Obama Apologizes as Doctors Without Borders Seeks Independent Investigation After U.S. Airstrike Kills 22 at Hospital

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Candles are pictured outside the Doctors Without Borders headquarters in Geneva on October 7. Denis Balibouse/Reuters

President Barack Obama issued an apology on Wednesday to Doctors Without Borders for the bombing over the weekend by U.S. forces of a hospital run by the aid group in Afghanistan, which left 22 dead.

Obama apologized and expressed condolences in a call to Doctors Without Borders International President Joanne Liu, according to White House spokesman Josh Earnest.

"He merely offered his heartfelt apology," Earnest said while clarifying that the president did not offer an explanation for the bombing, but had made a commitment to find out what went wrong.

Doctors Without Borders is now calling for an independent investigation of the airstrike that bombed the hospital in Kunduz, in northern Afghanistan, killing 12 staff members and 10 patients and wounding 37 over the weekend.

The charitable organization received no warning about the strike, and had previously provided its coordinates to the U.S. government, Executive Director Jason Cone said during a press conference on Wednesday morning. Doctors Without Borders last provided its GPS coordinates to coalition and Afghan forces on September 29, just days before the strike.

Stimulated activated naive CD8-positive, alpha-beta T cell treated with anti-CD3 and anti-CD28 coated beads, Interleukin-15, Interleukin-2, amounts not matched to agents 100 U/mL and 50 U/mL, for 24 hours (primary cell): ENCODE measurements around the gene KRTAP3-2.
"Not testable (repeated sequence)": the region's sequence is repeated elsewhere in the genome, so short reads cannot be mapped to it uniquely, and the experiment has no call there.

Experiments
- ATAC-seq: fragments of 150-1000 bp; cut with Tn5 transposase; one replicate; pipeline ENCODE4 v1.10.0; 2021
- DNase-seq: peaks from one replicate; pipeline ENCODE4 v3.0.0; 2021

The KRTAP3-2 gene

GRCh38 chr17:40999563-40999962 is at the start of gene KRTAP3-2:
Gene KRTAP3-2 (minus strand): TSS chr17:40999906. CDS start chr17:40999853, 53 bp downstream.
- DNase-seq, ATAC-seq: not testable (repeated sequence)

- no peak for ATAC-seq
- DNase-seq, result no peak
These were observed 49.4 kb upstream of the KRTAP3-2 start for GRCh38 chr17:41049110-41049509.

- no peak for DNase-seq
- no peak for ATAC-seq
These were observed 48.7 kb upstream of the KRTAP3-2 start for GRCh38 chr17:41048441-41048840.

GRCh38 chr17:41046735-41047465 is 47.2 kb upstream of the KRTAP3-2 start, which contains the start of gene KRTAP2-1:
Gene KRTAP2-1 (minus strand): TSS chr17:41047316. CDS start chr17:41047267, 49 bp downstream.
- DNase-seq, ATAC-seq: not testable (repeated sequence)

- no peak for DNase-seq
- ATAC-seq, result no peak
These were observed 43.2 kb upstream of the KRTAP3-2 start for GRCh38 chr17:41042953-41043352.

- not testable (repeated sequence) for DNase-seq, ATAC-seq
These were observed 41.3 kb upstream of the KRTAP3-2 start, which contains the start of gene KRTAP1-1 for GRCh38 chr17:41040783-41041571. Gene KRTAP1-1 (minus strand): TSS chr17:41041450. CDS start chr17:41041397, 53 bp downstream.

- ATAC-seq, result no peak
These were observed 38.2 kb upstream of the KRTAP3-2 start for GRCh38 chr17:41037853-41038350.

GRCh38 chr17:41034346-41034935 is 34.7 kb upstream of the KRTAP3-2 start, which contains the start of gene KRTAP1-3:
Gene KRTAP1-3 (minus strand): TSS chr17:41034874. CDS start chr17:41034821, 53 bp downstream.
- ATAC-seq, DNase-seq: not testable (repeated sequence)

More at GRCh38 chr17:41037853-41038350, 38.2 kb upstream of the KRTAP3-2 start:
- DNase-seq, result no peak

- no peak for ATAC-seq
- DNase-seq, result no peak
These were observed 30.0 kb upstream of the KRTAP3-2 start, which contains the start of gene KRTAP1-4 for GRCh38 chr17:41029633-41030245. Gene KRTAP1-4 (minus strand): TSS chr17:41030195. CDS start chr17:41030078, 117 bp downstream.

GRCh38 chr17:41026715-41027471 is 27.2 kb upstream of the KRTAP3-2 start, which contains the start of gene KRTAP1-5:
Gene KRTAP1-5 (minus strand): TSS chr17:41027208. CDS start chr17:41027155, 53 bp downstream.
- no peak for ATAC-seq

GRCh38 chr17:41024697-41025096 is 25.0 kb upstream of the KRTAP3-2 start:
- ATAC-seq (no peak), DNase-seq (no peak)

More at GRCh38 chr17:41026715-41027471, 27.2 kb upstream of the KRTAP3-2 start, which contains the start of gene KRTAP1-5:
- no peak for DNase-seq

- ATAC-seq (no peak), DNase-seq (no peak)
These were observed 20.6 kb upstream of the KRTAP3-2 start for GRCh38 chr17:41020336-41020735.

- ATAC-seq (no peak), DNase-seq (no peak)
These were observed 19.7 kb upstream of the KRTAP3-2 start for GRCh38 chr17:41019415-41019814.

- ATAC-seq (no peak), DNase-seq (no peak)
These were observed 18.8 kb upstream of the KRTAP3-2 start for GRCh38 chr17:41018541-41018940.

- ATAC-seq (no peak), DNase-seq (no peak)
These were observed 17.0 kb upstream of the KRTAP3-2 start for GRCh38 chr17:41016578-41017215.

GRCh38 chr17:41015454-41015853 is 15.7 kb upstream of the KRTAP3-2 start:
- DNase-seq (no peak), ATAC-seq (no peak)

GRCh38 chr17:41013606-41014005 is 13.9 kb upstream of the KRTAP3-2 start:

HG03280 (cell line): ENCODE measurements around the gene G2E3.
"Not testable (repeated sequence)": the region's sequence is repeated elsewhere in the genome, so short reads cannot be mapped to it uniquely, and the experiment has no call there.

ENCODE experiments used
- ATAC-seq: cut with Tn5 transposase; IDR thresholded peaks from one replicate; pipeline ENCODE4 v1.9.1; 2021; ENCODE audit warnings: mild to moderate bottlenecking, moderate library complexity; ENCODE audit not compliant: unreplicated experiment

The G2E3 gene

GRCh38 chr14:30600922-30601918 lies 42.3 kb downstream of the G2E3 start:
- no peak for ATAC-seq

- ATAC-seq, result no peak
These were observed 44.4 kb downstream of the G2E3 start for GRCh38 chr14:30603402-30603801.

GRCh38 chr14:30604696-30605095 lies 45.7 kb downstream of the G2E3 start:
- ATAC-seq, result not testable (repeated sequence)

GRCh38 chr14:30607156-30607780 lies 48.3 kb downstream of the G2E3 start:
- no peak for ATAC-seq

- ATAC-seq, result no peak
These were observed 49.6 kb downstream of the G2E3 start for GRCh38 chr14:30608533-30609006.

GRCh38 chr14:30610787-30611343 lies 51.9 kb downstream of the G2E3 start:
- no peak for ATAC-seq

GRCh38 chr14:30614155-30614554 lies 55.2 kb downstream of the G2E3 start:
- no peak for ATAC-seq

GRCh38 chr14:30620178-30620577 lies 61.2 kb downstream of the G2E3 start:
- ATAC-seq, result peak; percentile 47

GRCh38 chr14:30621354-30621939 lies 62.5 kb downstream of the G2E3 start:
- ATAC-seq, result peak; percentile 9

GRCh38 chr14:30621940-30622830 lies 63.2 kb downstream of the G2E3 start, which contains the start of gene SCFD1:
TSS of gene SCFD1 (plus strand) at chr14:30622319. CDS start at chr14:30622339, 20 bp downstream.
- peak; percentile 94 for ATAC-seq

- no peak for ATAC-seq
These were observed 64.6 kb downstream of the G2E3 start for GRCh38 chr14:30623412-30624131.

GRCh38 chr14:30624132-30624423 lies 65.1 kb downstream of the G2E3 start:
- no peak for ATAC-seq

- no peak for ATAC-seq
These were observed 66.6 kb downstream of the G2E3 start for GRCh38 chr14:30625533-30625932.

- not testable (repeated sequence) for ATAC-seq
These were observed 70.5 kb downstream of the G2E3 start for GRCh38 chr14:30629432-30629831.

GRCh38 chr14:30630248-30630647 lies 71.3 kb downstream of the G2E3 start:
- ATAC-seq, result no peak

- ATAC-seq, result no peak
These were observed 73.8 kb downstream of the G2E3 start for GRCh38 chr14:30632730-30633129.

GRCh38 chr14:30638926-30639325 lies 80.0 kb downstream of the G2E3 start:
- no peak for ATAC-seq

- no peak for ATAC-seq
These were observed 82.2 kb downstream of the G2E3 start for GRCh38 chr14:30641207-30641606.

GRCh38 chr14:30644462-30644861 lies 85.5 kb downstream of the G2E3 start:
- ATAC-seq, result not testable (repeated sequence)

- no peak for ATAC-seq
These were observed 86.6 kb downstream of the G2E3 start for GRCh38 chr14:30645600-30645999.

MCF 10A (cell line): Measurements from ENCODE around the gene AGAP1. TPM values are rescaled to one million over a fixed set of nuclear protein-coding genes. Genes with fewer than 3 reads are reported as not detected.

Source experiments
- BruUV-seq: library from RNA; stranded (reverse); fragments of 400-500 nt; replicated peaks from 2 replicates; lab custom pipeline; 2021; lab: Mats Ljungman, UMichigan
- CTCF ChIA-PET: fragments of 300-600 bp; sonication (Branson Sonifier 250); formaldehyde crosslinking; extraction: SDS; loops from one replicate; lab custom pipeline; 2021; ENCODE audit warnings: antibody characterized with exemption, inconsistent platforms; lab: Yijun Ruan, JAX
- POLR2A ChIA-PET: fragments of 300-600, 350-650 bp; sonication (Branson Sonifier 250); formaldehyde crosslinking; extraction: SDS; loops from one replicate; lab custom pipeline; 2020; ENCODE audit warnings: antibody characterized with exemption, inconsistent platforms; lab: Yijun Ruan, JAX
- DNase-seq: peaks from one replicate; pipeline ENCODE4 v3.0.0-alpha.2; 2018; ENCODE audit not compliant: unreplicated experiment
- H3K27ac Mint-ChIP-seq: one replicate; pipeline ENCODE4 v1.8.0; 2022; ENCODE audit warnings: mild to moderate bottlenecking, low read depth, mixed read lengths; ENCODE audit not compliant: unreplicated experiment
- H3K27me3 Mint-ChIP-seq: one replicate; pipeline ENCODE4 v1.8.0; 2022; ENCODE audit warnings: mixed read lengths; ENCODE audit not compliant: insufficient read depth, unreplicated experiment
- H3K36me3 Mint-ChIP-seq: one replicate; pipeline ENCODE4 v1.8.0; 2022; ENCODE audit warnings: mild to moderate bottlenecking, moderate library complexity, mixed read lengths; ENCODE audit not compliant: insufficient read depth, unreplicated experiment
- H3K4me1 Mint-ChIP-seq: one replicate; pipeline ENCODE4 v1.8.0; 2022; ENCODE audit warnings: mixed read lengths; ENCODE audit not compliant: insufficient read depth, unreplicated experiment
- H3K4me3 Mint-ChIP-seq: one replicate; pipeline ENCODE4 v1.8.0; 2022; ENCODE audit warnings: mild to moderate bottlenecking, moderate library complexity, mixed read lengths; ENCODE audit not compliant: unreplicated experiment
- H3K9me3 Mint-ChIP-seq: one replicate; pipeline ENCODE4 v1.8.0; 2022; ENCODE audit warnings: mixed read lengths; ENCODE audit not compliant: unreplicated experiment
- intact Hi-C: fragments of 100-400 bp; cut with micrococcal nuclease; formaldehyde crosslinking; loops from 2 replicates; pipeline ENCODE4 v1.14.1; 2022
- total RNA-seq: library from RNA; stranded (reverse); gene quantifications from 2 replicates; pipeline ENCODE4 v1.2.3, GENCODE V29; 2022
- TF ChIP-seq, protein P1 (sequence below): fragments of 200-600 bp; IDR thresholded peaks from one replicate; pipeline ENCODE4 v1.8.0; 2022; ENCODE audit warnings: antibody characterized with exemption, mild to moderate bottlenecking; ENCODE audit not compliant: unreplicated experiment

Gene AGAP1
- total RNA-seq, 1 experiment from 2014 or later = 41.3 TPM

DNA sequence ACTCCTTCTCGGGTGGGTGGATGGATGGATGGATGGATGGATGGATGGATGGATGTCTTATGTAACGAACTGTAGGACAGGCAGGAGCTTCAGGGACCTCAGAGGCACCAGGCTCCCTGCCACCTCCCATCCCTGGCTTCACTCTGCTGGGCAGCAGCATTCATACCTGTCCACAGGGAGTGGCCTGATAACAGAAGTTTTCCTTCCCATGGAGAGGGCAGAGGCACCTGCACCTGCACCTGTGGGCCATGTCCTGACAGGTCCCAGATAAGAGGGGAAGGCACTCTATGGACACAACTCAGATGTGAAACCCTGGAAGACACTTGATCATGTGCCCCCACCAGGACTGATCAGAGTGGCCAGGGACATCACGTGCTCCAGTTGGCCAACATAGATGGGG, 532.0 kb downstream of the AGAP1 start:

"It's important to understand what protections humanitarian organizations can expect from governments," Cone added. "We treat anyone who is a victim of conflict…combatants [are] not combatants anymore once they are wounded."

The Pentagon called the strike "a mistake" on Tuesday, and Obama had asked the Defense Department to investigate the incident. A second investigation is being conducted by NATO, and a third will be launched by the United States and Afghanistan. However, Doctors Without Borders is pushing for a fully independent investigation.

On social media, Doctors Without Borders is using the hashtag #IndependentInvestigation to support its efforts. Edward Snowden showed support for the group's cause:

Oxfam and the Human Rights Watch followed suit on Wednesday:

The hospital hit by the strike treated over 22,000 people in 2014, performing more than 5,900 surgeries. When the strike hit, there were 105 patients in the hospital and at least 80 Doctors Without Borders staff members at the site. The hospital, which is no longer operational, was the only one of its kind in the northern Afghanistan region.

Obama Apologizes as Doctors Without Borders Seeks Independent Investigation After U.S. Airstrike Kills 22 at Hospital | World